NEW YORK -- Denver Broncos coach John Fox realizes he's lucky to be alive. Reaching Super Bowl XLVIII is just an added bonus.
Fewer than three months ago, during the Broncos' bye week, Fox felt dizzy and faint while playing a round of golf near his home on the Quail Hollow Club course in Charlotte, N.C.
Fox, 58, understood exactly what was happening. He had a congenital heart condition and knew before the 2013 season that it would require attention.
But who has time in the nonstop world of the NFL to schedule a simple surgery? However, time stopped for Fox, who had surgery to replace his aortic heart valve on Nov. 4 in Charlotte, two days after he was stricken.
"A lot of great people are the reason I'm standing here," said Fox, who had shed about 20 pounds before the season started and another 10 since the surgery, dropping him to his high-school playing weight of about 190 pounds.
Fox missed four games in the heart of the Broncos schedule -- two against the Chiefs, one at New England and one at San Diego -- but Denver, under interim head coach Jack Del Rio, won three of those games, losing only to the Patriots in overtime.
Fox returned for the final four games, and led the Broncos to wins over San Diego and New England in the AFC playoffs. He's back in the Super Bowl for the second time as a head coach, having taken the Carolina Panthers to Super Bowl XXXVIII following the 2003 season, where they lost 32-29 to New England.
"Basically I wasn't getting any oxygen," Fox said of the incident on the golf course. "It wasn't a heart attack . . . it's really called aortic stenosis . . . you're kind of smothering. It was more like suffocating than anything else. Luckily, I was able to get the blood flow perked up a little bit so I did get oxygen, and I was blessed to be around a couple of good friends and some good docs."
Fox said he has been monitoring the condition for years. It was discovered during an annual physical when he was an assistant coach with the New York Giants during 1997-2001.
"It was something I was born with, a bicuspid aortic valve," he said. "It was one of those things where it was going to have to get fixed at some point. If it hadn't happened kind of an emergency-type of way about nine weeks ago, I'd be looking at having that like next week. So I'm glad it's over with. I was very blessed . . . I was in a familiar surrounding with docs and hospitals that I knew and trusted.
"I thought it was pretty much like any injury of a player. I was going to be four to five weeks; I made it back a little early, worked hard to get back. Really once that started, I never really gave it a second thought. I had a plan and we executed the plan, and just like I tell players, sometimes setbacks are setups for better things to come."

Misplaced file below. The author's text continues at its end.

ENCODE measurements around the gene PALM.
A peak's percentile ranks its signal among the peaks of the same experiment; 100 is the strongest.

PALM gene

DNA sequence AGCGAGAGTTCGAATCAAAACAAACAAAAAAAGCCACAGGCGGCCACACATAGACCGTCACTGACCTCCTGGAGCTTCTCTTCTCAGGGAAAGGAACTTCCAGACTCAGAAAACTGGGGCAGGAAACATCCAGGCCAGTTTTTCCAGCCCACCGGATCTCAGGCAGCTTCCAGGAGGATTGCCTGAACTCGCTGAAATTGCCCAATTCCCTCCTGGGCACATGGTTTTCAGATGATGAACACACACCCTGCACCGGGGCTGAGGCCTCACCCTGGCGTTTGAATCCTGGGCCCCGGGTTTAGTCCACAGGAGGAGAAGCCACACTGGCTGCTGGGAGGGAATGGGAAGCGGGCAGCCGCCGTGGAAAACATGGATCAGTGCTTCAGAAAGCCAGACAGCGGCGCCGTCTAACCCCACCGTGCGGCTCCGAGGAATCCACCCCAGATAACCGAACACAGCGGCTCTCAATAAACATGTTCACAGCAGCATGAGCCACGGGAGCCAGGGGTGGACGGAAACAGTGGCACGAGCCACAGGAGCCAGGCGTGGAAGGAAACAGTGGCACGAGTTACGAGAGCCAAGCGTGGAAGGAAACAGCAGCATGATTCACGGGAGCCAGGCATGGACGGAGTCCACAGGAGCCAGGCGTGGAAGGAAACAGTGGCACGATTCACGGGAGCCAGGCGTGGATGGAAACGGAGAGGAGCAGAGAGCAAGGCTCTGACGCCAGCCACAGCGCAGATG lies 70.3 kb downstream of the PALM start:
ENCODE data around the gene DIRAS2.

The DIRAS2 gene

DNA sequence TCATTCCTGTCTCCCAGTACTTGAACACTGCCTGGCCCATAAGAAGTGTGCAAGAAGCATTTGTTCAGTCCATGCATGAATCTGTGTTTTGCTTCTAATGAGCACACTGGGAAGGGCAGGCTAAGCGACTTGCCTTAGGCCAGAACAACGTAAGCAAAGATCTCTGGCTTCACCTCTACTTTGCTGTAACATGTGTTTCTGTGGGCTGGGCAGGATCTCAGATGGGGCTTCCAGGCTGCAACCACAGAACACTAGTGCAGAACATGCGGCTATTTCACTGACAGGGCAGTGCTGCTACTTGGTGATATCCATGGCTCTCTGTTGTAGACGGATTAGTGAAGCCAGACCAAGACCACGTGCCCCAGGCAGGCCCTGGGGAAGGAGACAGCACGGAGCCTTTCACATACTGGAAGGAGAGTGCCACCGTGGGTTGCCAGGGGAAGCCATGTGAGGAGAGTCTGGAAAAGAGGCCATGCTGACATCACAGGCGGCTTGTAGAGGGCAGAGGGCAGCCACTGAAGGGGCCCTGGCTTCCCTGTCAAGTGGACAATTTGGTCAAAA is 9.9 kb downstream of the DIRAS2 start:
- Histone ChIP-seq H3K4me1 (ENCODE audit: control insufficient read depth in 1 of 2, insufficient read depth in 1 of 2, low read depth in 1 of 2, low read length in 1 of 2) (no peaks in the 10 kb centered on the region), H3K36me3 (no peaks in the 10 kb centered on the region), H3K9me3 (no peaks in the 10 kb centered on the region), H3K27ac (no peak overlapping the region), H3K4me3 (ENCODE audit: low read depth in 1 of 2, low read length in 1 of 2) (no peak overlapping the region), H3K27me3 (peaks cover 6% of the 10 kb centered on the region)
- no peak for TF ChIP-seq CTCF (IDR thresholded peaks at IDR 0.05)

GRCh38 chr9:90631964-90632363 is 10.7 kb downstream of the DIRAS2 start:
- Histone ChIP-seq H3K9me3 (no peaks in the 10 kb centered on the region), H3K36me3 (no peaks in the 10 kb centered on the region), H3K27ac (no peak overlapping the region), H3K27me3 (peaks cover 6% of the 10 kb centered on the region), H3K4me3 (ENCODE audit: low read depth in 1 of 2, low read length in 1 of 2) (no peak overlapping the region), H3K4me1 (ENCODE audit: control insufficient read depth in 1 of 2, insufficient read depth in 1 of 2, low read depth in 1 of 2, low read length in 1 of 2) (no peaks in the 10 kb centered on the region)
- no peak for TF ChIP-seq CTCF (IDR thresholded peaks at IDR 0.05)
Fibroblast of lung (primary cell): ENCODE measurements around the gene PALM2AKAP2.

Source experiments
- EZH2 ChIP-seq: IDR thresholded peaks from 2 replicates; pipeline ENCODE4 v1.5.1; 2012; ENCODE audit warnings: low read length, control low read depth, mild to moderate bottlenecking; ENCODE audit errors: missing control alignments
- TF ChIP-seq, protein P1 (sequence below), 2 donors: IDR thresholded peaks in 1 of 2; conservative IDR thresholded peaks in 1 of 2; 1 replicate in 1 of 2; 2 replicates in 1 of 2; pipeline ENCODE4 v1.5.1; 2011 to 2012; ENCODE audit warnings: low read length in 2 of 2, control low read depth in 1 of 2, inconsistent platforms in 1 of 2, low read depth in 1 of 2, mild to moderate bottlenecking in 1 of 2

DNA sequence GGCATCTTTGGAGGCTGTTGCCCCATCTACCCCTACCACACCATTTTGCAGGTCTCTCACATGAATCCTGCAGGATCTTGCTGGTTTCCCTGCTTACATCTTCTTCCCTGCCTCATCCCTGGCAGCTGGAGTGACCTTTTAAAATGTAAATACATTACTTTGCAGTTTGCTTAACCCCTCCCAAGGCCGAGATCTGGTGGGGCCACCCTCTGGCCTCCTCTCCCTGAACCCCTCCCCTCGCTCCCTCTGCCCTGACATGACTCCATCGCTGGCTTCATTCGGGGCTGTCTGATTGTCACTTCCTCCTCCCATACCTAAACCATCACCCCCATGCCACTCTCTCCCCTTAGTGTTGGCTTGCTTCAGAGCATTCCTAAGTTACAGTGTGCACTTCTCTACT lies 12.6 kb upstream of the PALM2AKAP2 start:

The news of Fox's collapse and surgery shook the Broncos.
"The team was very concerned," quarterback Peyton Manning said. "Our first concern was for his health. How serious was this? What was going to happen in the immediate future as far as potential surgery? So really, the last thing we were thinking about was, when was he going to be back as our coach?
"We were more concerned with how is his health going to be going forward with his life. I had a chance to talk to him late (that) Saturday night, and I had a good conversation with him. He was assuring that he was going to be OK, and that he may miss some time. He was immediately going into the plan for who was going to take his place. We were relieved once we knew he was going to be OK."
About a week into Fox's absence, he was healthy enough to have a FaceTime chat on a big screen with his players. It boosted everyone's spirits.
"He didn't really didn't know how to use it real well," Manning said, laughing. "He was very up close right into that camera, and I think it was his first FaceTime chat he had ever done. I've become an expert on it with the kids now. It was good for the team to see him, and that was a special moment."
Even from afar, Fox had an effect on his players.
"Coach Fox is a great leader," cornerback Champ Bailey said. "I think it really showed more when he wasn't there. Guys understood that we've still got a job to do. He preached, even from his hospital bed, how much we needed to just hone in on what's in front of us and make sure we take care of business."
Now, Fox is trying to better able to manage the demands of the job with his health and keep a balance in his life.
"It's really remarkable about my health," he said. "I am 180 percent better than I was eight months ago. I had a valve that was the size of a pinhead, now it is the size of a 50-cent piece. What you do is that you learn to deal with stuff in life, and I attribute it to, of course, some of our hours some of the time.
"I might have been a little tired, getting old. This is a cause of age. Really, it's been a blessing. I'm way better than I was physically the last 10 years of my life. So, it's really been kind of an upgrade, and I feel tremendous."
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